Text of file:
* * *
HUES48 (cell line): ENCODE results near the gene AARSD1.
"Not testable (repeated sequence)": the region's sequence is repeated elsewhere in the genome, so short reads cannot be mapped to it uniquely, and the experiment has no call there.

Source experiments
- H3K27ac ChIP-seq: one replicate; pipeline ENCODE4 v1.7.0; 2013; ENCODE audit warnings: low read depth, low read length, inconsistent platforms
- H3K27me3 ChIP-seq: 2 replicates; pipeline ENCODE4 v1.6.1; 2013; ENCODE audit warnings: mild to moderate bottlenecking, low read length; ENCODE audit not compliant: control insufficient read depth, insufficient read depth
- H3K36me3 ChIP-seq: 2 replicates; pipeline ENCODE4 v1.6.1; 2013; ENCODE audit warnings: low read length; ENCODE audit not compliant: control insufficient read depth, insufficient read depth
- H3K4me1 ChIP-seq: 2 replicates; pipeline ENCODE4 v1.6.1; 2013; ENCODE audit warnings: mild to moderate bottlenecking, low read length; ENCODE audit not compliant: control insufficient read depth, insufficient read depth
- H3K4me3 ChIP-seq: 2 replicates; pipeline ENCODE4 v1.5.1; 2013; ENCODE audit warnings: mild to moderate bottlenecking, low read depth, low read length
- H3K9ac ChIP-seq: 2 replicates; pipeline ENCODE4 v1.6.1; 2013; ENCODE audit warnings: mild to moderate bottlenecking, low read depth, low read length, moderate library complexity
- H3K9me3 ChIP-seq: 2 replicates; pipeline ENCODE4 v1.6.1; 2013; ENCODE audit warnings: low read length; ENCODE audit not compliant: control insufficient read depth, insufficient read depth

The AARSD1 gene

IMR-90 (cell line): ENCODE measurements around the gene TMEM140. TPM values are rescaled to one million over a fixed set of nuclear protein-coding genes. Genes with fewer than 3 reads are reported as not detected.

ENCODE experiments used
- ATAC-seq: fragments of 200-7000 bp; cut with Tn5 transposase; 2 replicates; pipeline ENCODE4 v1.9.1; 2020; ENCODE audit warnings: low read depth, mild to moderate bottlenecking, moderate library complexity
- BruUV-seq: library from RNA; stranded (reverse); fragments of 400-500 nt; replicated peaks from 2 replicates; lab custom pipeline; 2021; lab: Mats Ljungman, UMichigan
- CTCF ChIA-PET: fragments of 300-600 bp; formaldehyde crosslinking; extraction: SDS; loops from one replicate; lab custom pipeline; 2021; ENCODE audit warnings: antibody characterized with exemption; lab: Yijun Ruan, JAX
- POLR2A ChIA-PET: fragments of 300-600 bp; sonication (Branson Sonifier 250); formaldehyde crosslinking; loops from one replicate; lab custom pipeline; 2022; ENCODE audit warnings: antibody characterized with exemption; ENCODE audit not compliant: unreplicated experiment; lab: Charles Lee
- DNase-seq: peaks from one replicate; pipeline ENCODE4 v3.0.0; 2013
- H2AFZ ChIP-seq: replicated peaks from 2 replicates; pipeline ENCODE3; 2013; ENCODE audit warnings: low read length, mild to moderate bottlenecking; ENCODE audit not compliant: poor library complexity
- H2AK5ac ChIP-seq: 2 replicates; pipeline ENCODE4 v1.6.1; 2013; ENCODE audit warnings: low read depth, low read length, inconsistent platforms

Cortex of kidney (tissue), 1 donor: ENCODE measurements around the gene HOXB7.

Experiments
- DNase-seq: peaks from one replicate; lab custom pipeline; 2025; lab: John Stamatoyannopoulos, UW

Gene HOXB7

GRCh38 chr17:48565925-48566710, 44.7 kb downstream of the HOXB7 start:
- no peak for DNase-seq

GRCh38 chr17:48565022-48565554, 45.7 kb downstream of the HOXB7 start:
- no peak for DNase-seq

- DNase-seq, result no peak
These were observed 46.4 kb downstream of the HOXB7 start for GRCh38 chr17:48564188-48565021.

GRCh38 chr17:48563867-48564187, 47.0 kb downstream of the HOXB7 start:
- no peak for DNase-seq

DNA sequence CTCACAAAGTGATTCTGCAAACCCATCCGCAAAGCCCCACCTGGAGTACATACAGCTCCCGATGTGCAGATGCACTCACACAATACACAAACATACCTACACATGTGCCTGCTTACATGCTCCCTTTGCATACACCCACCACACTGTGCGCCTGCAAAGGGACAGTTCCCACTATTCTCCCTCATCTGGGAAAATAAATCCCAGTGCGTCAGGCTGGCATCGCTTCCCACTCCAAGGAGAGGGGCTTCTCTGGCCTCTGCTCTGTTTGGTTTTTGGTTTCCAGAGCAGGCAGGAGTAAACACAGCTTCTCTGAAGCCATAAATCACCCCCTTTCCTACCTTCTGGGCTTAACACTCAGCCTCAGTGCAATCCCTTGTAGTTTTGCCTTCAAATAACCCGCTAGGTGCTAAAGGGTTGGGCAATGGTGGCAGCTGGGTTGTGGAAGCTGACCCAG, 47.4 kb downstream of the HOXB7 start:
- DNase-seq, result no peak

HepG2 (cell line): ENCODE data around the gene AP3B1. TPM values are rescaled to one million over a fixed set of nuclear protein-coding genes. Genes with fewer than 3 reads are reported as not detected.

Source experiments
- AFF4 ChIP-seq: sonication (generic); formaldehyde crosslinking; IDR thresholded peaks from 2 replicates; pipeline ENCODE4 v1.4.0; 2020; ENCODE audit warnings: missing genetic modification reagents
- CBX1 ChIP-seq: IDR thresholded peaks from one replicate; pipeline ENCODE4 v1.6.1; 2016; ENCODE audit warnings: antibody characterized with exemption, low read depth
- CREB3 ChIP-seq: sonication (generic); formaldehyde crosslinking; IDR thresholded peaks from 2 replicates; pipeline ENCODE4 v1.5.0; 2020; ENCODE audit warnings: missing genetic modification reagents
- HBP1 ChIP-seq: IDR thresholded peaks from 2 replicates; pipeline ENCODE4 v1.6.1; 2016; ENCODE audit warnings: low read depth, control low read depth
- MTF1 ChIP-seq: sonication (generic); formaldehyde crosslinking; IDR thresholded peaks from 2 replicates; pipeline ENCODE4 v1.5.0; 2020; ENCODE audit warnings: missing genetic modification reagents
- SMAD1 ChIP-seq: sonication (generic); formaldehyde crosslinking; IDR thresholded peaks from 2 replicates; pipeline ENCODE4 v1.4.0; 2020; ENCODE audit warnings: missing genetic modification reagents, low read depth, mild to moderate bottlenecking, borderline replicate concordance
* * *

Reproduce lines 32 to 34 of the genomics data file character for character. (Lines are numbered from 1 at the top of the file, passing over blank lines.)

- no peak for DNase-seq

DNA sequence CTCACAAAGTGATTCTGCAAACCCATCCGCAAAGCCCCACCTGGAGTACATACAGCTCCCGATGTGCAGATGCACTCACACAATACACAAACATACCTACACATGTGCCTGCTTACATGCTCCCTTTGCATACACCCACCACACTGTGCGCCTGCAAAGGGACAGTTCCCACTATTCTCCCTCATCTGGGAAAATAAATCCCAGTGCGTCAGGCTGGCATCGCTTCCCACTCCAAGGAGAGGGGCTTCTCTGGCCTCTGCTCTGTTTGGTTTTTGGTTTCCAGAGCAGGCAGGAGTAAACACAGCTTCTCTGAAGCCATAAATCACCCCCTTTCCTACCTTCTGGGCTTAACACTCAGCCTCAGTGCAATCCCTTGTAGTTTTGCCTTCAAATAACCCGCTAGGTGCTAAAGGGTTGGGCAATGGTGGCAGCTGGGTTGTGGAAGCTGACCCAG, 47.4 kb downstream of the HOXB7 start:
- DNase-seq, result no peak